Silicone Molding

From CoMakingSpace Wiki

Making silicone molds can be a great way to produce negatives for "mass production" of things like chocolate, soap or plaster in nearly any shape you imagine. Molding silicone usually comes as a two-component kit and withstands high temperatures once mixed and chemically cured, unlike molds made from thermoplastics or similar molten materials.

This tutorial involves a very liquid (pouring or injection molding) silicone, but there are other formulas available which are more viscous and can be used to paint a coat of silicone onto your template which may save lots of resources - molding silicone, especially food-grade, is very expensive!

Pouring Molds

Pouring silicone.JPG

What you'll need for this technique (besides the silicone):

  • positive template(s)
  • cardboard or thick paper
  • hot glue gun
  • ruler
  • glue stick or butter
  • mixing container, e.g. paper cup
  • something to stir with, e.g. chopstick
  • scale
  • calculator
  • 1-2 hours of your time


You will need at least one positive template (i.e. having the same shape as your desired product) to begin with, but it may be more efficient to make a couple at once when the individual objects are rather small. A good way to produce intricate molds is to 3D print them, but you can use nearly every material. Consider adding a higher base under your model if you want to be able to fill the finished mold more easily, but keep in mind that this will also increase the amount of silicone needed.

Once you have your positives, the next steps are rather simple:

Weighing silicone.JPG
  • prepare a box out of cardboard that is as close to the minimum size needed to house all your positives as possible
    • any leakage is to be avoided - use hot glue to seal any gaps and reinforce glued or taped corners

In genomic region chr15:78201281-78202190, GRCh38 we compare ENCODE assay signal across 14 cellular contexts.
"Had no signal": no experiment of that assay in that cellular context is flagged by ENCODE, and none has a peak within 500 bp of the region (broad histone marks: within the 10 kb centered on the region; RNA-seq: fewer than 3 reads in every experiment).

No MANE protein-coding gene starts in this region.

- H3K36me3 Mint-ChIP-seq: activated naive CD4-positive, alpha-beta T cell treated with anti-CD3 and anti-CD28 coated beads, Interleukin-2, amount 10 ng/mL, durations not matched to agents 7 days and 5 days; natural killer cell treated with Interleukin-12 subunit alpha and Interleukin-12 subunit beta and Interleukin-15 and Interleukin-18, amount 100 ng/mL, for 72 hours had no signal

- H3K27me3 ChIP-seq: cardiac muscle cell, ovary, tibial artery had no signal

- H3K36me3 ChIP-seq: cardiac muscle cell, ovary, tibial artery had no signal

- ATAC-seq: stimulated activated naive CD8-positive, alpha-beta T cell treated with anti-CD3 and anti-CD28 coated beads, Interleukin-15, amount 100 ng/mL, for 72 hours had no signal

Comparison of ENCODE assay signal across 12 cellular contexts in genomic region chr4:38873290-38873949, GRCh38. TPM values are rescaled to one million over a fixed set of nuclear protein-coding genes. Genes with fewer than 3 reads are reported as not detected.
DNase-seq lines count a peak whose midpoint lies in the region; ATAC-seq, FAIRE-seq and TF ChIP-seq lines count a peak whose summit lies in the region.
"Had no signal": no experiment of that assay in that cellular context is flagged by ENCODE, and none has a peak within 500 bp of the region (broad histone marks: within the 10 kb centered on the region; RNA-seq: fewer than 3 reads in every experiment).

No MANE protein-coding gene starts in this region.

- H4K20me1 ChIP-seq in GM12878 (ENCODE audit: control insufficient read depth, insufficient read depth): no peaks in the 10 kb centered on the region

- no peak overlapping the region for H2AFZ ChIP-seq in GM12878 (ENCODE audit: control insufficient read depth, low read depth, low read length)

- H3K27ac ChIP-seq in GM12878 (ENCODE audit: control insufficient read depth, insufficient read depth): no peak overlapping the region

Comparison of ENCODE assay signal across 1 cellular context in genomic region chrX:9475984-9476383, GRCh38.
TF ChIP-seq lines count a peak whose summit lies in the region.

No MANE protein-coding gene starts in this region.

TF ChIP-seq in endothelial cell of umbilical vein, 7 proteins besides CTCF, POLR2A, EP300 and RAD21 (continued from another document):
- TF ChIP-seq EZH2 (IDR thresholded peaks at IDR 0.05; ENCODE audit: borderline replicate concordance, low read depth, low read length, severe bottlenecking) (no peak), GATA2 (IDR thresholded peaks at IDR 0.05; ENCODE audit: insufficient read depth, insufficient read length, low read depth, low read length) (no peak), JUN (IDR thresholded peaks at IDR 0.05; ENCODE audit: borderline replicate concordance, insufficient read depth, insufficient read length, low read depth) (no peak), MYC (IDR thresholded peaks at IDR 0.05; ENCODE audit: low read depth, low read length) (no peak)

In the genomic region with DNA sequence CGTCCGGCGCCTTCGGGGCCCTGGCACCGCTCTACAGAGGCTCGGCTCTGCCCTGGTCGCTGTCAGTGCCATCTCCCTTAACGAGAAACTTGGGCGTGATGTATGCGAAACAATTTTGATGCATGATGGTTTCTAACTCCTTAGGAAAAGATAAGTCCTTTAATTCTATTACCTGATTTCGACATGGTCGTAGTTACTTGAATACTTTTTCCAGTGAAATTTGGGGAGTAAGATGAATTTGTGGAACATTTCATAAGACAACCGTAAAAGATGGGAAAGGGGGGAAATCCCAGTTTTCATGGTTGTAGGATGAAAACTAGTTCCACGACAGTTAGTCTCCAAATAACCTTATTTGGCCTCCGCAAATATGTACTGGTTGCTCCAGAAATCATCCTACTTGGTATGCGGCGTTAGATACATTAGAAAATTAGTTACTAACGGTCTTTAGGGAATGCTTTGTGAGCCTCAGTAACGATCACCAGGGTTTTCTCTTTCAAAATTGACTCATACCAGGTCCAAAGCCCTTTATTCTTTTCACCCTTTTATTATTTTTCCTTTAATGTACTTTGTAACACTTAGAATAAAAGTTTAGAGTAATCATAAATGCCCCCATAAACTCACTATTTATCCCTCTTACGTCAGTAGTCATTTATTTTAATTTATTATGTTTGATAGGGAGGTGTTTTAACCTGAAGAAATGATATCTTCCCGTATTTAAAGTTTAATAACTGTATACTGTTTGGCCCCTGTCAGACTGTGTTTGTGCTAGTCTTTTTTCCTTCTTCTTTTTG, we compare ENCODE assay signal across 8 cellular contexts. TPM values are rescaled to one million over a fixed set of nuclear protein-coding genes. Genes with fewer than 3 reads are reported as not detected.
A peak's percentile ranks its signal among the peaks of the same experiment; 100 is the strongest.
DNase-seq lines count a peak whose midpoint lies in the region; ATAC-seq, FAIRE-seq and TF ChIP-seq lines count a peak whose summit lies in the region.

• you may also want to try making more complicated shapes if your template is not rectangular, an easy one is a ring bent from a strip of cardboard
  • use a glue stick to glue your positive(s) to the bottom of your cardboard box
    • (most?) glue sticks are water soluble, so this way you can recover your positive when you are done
    • another option could be butter which can also be used to fill cavities that should not be filled with silicone
  • do some math!
    • calculate the volume of silicone you'll need (e.g. W × D × H for a rectangular box)
      • the height of your mold should be about 5 mm above the height of your positive for a nice and solid bottom
      • to optimize material use, subtract the volume of your positive(s) if you know it
      • 1 cm³ is equal to 1 ml in case you forgot
    • derive the mass of silicone corresponding to your calculated volume
      • consider the specific weight (should be on the bottle), e.g. 1.1 g/cm³
    • add about 5 g which will usually remain in the mixing cup and divide the number by 2 to get the required amount of each component


Now you are ready to go! Take your mixing cup, double check that it is large enough, weigh it and add the silicone components according to what you calculated during the preparations. Mix the components thoroughly but without generating too many bubbles - there is no big rush (see bottle for mixing time), but using a transparent mixing cup helps to determine when everything is well-mixed.

Once you have produced a homogenous 50:50 mixture, pour it into your template box in a nice, thin stream. There is no need to wander around with this stream, indeed that will probably generate more bubbles. Just stay in one spot and watch as the liquid silicone spreads over your positive.

Despite your best efforts, it is perfectly normal to see some bubbles surfacing shortly after pouring - if you do not, go to an optician (or Hogwarts). Blowing on the surface of your mold lets these bubbles pop and the silicone will soon cover the cavity.

Post Processing

After at least the curing time stated on the bottle has passed, you can take your silicone mold out of the box. Be gentle and start from several corners if there are some tough spots: if something is damaged now you can not liquify it again!

Thin sheets of silicone may have formed where it oozed under your positive and can be ripped off, using tweezers if necessary. Larger errors would be due to mistakes in the preparation of the mould but may still be fixable with a knife (silicone is best cut under slight tension). You may be able to reuse your positives now, e.g. as key chains.

To get rid of any volatile residues still trapped in the hardened silicone, bake the mold at a medium temperature (70-100 °C) for a while.

Hopefully this guide helps you obtain the mold you were aiming for - we are always happy about photos or even a short report of your result!